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A Romantic Poem 

The Runaway

A Country Tale in Verse

I was surprised when you left me
But, now that I recall, you did leave me some clues.


We were out for a drive, you and I,
Passing a neighbour's house,
You were sat – as usual – on the passenger seat of my pick-up

Taking it all in.

(The journey, that is.)
You glanced over to the house and to the farm as we drew nearer – for just a little too long, I now realise.


Your gaze fell back onto the road ahead and I could tell.
You were wondering,

Had I noticed?

We've always enjoyed our times together
So, you deciding to take off left a hole -
A void that, up until now, only you were able to fill.
I should say I hoped we both enjoyed our times together.
I know I did.

I guess you didn't. Not as much.
Not so much that you wanted to stay.

It's our walks I recall most vividly,
Especially in the winter. Those were special days.
Neither of us seemed to mind the cold -
Wrapped up against the wind, the snow, but not the rain.
Me, with my thermal layer, cotton shirt, woolen sweater, and long oilskin,
You with your extra thick winter coat, 
Its inner lining a protection against the wet.

Do you remember that particular day, just after heavy snow
When we ventured just a little too far, until it was late afternoon?
In the middle of winter, evenings came early in the day,
Not long after what well-to-do people would call 'lunch-time'.
We had to get back before dark. 
Unlike now, then there were others -
others who would worry about us if we were late.


The river is too wide here, I had said, even though we can see  our cabin on the other side.
Our only option is the bridge, but it's half an hour away.
You disagreed.
You didn't actual say you disagreed.

How could you?
You merely took off without a thought. Across the ice.
I knew it would save us an hour.
We'd be home before dark. In minutes in fact.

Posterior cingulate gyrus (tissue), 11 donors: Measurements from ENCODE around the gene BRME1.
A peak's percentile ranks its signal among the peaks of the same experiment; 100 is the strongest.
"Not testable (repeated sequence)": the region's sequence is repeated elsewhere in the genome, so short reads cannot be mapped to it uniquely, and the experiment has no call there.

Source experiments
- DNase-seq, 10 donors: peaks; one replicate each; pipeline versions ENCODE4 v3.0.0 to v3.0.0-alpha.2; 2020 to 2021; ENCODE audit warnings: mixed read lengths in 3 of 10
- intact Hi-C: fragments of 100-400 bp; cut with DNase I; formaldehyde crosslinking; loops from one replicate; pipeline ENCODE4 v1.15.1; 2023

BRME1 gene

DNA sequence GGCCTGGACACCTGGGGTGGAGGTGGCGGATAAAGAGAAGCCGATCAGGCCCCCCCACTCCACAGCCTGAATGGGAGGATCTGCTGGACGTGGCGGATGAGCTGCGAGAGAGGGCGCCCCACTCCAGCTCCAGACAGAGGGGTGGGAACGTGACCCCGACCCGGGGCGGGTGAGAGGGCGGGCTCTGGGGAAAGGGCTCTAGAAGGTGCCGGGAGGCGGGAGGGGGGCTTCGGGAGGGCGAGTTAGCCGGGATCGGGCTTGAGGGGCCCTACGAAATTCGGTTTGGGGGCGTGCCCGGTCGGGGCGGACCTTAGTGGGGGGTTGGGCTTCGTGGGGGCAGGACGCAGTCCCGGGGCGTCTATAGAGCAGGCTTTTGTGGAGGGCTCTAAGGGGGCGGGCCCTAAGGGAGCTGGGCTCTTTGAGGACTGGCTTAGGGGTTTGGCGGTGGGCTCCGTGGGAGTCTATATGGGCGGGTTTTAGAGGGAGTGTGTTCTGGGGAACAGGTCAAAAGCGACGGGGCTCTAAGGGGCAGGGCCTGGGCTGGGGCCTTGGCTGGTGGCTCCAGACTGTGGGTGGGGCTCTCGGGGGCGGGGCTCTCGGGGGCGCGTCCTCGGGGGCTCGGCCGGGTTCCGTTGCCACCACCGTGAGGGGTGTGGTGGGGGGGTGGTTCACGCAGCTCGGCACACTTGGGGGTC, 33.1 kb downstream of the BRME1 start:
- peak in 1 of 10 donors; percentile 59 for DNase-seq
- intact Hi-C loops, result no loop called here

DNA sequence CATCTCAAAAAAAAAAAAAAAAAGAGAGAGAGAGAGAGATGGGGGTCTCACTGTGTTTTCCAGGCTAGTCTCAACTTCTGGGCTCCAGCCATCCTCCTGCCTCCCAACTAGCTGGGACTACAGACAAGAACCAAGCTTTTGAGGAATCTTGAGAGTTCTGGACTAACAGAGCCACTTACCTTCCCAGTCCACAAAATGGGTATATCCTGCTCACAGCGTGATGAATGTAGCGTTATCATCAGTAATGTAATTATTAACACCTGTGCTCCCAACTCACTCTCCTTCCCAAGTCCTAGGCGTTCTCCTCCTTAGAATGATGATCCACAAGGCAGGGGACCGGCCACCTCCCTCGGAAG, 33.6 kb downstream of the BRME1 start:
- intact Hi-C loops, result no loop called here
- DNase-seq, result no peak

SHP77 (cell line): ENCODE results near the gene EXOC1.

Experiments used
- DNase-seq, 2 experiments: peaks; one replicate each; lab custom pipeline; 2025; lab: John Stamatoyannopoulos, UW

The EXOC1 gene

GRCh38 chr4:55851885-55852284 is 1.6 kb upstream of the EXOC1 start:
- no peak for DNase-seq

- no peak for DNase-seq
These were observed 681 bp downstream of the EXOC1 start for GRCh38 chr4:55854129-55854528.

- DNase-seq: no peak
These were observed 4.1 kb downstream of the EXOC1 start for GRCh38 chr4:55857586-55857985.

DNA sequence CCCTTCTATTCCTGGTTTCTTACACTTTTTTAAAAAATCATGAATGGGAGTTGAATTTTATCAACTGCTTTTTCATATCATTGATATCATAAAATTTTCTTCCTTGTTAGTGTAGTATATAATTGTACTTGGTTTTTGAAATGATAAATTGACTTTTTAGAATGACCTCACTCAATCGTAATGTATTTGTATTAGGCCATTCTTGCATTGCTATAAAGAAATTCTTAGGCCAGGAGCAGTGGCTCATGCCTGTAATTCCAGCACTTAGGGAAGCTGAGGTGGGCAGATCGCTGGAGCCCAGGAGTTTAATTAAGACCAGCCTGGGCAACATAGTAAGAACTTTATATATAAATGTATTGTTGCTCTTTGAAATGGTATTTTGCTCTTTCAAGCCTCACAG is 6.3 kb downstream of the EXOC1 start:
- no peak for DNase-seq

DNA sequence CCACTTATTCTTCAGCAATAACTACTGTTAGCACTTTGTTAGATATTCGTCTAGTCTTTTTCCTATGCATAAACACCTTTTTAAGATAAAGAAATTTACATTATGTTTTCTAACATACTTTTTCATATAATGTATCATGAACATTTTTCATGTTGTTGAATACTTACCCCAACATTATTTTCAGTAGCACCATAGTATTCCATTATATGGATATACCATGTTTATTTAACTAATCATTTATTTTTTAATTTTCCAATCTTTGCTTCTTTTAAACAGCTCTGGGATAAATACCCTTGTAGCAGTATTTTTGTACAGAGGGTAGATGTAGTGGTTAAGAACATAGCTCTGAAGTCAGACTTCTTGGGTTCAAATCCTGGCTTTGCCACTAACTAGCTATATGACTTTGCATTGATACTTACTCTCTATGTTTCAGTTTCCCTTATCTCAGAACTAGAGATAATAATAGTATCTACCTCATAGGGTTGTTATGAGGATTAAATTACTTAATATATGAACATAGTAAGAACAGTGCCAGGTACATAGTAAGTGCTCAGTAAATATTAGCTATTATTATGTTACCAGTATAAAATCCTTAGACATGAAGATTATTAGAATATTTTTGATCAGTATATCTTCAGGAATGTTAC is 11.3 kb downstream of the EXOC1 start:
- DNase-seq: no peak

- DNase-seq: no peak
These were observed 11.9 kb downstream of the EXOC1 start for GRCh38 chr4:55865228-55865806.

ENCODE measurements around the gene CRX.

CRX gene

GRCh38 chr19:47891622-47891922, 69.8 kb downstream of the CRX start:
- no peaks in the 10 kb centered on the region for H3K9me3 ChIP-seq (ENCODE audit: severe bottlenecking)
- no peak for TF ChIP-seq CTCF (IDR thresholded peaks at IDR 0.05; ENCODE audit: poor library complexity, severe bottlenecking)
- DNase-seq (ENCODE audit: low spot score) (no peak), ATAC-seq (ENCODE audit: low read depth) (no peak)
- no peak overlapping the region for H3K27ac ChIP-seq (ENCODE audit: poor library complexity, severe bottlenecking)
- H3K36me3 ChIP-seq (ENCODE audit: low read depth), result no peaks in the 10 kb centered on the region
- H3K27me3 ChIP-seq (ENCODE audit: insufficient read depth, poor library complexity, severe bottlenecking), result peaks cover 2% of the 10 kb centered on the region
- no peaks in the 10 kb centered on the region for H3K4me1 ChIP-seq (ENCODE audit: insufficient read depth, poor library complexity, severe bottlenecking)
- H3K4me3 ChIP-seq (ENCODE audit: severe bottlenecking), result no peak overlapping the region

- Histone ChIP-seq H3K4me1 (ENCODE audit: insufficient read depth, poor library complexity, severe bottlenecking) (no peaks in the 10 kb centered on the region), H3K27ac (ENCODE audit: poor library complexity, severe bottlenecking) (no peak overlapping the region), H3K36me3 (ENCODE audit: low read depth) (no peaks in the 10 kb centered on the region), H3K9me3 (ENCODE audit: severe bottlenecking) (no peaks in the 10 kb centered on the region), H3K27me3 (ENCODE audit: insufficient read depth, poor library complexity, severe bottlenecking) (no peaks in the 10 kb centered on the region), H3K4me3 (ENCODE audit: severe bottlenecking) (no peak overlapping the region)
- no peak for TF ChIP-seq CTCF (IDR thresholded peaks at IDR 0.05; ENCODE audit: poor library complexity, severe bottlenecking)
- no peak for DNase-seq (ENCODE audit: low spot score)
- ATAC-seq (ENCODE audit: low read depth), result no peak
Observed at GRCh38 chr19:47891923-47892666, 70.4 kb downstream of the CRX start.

So I followed.

 

Your light frame skipped across the newly-formed ice.
The river would have been flowing slowly underneath, 
If you could actually see its movement. Its current.
Soon you were on the opposite bank – waiting. Impatient.
I was half way across when the ice broke - falling in.

Soaked.
I could see you were worried.


You paced up and down the bank, unable to help.

It was the cold I feared most, rather than any drowning,
After all, my feet found the river bottom. And safety.
But I was chest deep in water. 
(The water was surprisingly warmer than the chill air. )
Breaking more ice, I forced my way across and soon reached the opposite bank.


You were pleased to see me – safe – and showed it.
We did make it home before dark after all, keen to be warm again - before my wet clothes could take their toll.

It was an episode I was keen to put behind us.

It was spring before we took that same route by the river.
Until then I never knew our walks really registered with you,
Not as memories, at least.

But they clearly did.
You proved it to me even without my asking. 

You paused at that very same spot.
The spot where I had slipped through the ice - and you hadn't.


You skipped down the bank to the water's edge, looking across to the other side.

And remembered.
Or perhaps you just wanted a quicker way home.
If I could read your thoughts you might be saying,
You waded across before, why not today?

And, this time, you could carry me.

 
I could;

But I wouldn't;

So I didn't.

Evenings, too, were special times we shared.
Again, particularly in the winter.
The shorter days (daylight) for chores - hunting, collecting firewood - meant longer nights (and darkness) for resting, reading, and reflection.
The warmth of the fire was matched by the warmth of thought, for each other – since we faced life here alone. 

Just we two.

So, to see you leave like that was a surprise as well as a disappointment, given the bond between us.
At least I know where you are, and who you have gone to.
And I am thankful that you waited for the days to lengthen,
Before you made your escape.  

If that's what this was.

It was the slam of the screen door that told me when you left.


Looking out the window I could see the direction you took.
Then, as I stood, high on top of the hillside overlooking our cabin - now my cabin - I could trace your distant progress.
Unfaltering, you made your way to your ultimate destination.
It was to our neighbour's farm.

Then it came to me.

Of course. You were his companion before you became mine.
It was a much larger farm. You had sisters there. And brothers.

You were born there.
It was those same siblings you had spotted that day. 
Yours, on the day we happened to be passing, having missed our turning and taken a different route.